About eighty percent of India’s population is Gramvasini. If no attention will be paid to the development of the rural people of the country, then it is dishonest to dream of national progress on the strength of twenty percent urban people. The village resident has been suffering from hunger, disease, ignorance and exploitation for many centuries.
After independence, many efforts have been made to improve the condition of the villagers, but there are many shortcomings that we have to face. There is a need to accelerate the pace of improvement in the villages so that they too can touch the same dimensions of development as cities and we can be oriented towards the India of our dreams.
The nationalization of banks in 1969 is an important event in the history of the Indian economy. Earlier the rural sector was a completely neglected part of our economy. Agriculture is the main source of income in the villages. About fifty percent of our national income comes from rural and semi-rural areas.
Agriculture based industries also depend on the production of agriculture. This area is backward and exploited. The development of our entire economy depends on its development. The Indian economy is two-dimensional. Its two main areas are urban and rural. There is no relation between the two. There is no facility of cooperative loans in rural areas. The villagers take a loan from Mahajan, who exploits them by taking more interest from the innocent people.
They are not related to any financial institution. The monetary policy of the Reserve Bank of India has not affected the moneylenders. Thus, the characteristics of the two sectors of the Indian economy are different, which have little to no harmony.
Credit facilities are being provided to the villagers in easy and simple installments to spread the banking system within the country. This has given impetus to agriculture and rural industries. This has also encouraged the Green Revolution. The development of the nation has been supported by the increase in agricultural products. Constraints in agricultural production harm industrial development, while growth in agricultural production leads to an increase in national income.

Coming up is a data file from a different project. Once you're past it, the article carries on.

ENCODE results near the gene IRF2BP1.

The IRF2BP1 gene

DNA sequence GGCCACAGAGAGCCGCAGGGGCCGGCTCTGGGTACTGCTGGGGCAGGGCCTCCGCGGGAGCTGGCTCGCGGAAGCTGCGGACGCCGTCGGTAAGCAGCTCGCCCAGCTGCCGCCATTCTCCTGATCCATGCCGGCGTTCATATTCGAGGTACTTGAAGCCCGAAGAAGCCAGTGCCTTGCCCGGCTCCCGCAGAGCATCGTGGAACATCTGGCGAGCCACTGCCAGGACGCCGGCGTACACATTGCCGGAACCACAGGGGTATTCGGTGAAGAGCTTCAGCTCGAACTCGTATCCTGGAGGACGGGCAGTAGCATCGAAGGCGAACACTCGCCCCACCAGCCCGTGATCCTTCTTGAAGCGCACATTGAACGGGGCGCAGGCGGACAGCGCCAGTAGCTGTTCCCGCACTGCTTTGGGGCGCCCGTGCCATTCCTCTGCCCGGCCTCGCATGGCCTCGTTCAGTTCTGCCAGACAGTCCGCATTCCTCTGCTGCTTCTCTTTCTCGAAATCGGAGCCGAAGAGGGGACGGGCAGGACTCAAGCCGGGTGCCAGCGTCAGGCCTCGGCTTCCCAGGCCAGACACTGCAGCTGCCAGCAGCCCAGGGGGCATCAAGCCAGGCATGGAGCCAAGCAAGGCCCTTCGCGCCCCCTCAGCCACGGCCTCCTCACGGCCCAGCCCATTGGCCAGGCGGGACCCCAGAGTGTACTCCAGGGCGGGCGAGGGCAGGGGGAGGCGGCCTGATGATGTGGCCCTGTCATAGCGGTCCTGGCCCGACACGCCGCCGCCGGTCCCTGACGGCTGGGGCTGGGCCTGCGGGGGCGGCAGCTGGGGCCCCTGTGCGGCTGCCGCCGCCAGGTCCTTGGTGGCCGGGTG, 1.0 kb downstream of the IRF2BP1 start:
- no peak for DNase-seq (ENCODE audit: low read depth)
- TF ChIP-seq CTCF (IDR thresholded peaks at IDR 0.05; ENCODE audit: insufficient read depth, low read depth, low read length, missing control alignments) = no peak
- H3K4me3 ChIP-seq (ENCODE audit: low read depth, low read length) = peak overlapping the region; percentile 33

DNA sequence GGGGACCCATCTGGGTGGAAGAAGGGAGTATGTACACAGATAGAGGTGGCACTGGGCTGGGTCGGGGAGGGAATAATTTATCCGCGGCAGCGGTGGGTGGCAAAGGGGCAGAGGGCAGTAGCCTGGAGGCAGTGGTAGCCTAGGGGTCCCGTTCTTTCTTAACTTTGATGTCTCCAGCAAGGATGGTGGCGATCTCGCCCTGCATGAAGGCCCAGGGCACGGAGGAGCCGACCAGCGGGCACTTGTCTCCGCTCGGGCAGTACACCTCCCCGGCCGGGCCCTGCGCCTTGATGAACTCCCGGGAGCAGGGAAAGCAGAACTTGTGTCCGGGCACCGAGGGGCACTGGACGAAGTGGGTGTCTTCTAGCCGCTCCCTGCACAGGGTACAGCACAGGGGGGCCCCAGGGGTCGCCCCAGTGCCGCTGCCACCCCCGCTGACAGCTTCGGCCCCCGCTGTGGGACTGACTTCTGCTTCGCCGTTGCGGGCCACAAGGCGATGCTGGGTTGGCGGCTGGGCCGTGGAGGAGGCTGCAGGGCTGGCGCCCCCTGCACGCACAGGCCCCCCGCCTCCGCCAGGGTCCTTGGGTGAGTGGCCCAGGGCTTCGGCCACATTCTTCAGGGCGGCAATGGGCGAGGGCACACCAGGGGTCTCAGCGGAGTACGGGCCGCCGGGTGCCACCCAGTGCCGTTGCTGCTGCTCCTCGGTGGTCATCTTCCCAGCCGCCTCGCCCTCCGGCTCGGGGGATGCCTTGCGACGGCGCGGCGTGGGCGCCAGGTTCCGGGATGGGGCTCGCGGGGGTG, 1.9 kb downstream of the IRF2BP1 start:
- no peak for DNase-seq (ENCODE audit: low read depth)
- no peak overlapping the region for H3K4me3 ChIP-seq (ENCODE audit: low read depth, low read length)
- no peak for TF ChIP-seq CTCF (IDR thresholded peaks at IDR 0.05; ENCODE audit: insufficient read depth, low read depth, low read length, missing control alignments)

In rural areas, bank service is useful for increasing savings, that savings can be used in productive works. In the present time, there is very little savings in villages, and that too is put into pressing or buying gold. Some people spend their expenses in observance of social customs.
Rural banks should facilitate the deposit of small savings. This should also be managed so that farmers can pay the loan in the form of agricultural products. Banks should provide loan facilities to the villagers for assistance during natural calamities.
In order to improve the condition of the villages, banks should assist the local institutions working in the village. They should provide financial assistance for construction of roads, walls, wells and establishment of educational institutions. Banks can also undertake the construction of houses in villages and can be repaid by installments. The insurance of crops should be provided so that farmers do not have to suffer due to natural calamities like floods, droughts, epidemics.
In addition, banks can set up small scale industries and cottage industries in villages with the help of local institutions. The farmer has to do agriculture only for six months or according to the weather, small scale industries can become his source of income in free time.
With the development of cottage industries, the problem of unemployment in the village can be solved to a great extent. Villagers will be able to get the goods produced by these industries at low prices and they will not have to go to the city to buy these items.
The possibilities of development of bank services in the village are wide. Rural areas will be developed through banks and eventually the country will develop. There will be economic development of the village which will solve the problem of uneven distribution of income.
People below the poverty line of banks will also get the facility. This will reduce the gap between rich farmers and poor farmers. In this way the country will not only progress, but there will be a spread of self-reliance among the rural masses.